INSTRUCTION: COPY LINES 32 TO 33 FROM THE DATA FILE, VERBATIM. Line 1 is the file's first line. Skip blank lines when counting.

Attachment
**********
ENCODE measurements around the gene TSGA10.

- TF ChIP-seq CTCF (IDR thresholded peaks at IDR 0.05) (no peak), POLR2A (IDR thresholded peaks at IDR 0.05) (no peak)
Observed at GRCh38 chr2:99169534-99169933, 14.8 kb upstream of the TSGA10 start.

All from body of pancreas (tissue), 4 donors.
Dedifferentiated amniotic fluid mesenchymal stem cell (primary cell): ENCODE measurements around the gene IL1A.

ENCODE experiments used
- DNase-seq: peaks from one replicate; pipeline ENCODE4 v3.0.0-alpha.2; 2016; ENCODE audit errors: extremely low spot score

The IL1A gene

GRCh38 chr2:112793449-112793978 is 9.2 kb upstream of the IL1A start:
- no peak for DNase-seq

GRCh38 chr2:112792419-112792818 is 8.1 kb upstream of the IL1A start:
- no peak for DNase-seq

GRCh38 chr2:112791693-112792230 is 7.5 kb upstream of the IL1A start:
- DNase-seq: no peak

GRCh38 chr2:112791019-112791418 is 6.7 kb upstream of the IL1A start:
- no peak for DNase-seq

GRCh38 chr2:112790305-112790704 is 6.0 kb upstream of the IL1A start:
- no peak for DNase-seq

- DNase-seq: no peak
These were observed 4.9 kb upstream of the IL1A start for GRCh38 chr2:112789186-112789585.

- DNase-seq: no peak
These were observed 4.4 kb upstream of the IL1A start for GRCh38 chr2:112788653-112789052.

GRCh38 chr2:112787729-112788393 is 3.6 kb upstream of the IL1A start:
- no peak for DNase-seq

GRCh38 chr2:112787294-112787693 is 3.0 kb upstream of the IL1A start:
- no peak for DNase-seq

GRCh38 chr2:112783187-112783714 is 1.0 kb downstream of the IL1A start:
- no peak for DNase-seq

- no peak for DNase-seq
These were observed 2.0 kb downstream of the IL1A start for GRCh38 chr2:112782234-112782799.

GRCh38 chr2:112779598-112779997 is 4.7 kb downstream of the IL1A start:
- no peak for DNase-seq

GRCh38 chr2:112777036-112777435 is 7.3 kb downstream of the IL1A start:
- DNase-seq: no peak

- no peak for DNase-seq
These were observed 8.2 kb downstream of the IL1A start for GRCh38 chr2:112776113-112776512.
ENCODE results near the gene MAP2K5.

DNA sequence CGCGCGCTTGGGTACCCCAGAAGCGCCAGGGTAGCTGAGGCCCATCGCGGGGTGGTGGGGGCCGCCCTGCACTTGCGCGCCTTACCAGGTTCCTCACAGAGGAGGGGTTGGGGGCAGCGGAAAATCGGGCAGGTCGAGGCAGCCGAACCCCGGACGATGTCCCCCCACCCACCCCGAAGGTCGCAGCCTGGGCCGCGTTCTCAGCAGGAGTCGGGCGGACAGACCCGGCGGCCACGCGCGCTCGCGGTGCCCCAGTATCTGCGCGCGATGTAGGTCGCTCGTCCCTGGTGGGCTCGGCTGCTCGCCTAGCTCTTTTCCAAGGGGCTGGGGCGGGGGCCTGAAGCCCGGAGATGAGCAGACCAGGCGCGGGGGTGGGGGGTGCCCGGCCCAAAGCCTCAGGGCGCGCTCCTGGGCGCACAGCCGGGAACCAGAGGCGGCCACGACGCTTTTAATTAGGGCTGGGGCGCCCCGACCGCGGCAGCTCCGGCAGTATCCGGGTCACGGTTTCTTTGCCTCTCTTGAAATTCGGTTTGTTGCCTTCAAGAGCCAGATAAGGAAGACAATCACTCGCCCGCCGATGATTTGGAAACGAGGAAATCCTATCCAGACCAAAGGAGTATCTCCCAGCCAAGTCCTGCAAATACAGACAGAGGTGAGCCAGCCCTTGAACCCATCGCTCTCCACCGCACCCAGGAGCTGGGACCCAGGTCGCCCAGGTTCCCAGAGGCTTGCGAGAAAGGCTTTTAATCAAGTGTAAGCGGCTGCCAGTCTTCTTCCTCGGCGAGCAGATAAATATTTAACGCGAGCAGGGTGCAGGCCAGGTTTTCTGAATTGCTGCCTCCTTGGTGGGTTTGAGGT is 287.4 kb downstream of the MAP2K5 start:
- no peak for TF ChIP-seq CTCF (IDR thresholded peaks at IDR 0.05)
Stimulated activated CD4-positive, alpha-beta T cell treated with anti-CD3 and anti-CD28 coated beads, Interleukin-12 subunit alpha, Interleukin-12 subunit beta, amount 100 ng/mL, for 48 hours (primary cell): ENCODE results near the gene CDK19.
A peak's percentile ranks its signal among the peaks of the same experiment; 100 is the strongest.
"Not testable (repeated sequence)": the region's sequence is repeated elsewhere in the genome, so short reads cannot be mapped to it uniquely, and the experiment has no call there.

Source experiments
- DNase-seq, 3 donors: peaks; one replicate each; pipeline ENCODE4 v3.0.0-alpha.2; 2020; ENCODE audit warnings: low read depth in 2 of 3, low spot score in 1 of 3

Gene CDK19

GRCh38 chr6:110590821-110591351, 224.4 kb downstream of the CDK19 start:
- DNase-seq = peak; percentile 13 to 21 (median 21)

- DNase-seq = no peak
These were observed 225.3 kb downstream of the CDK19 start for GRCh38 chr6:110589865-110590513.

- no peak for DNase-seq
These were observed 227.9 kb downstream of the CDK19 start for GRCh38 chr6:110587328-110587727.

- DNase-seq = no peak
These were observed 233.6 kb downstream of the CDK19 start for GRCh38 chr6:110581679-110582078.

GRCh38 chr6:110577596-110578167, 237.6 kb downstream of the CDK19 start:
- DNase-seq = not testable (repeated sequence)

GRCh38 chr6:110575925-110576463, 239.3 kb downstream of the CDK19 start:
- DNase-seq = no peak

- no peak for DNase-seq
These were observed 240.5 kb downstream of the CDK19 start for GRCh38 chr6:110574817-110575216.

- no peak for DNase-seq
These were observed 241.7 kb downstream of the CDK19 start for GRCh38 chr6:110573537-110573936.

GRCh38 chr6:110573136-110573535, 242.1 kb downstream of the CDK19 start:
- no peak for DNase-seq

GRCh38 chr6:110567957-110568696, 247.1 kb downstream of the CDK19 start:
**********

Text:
- no peak for DNase-seq

GRCh38 chr2:112777036-112777435 is 7.3 kb downstream of the IL1A start: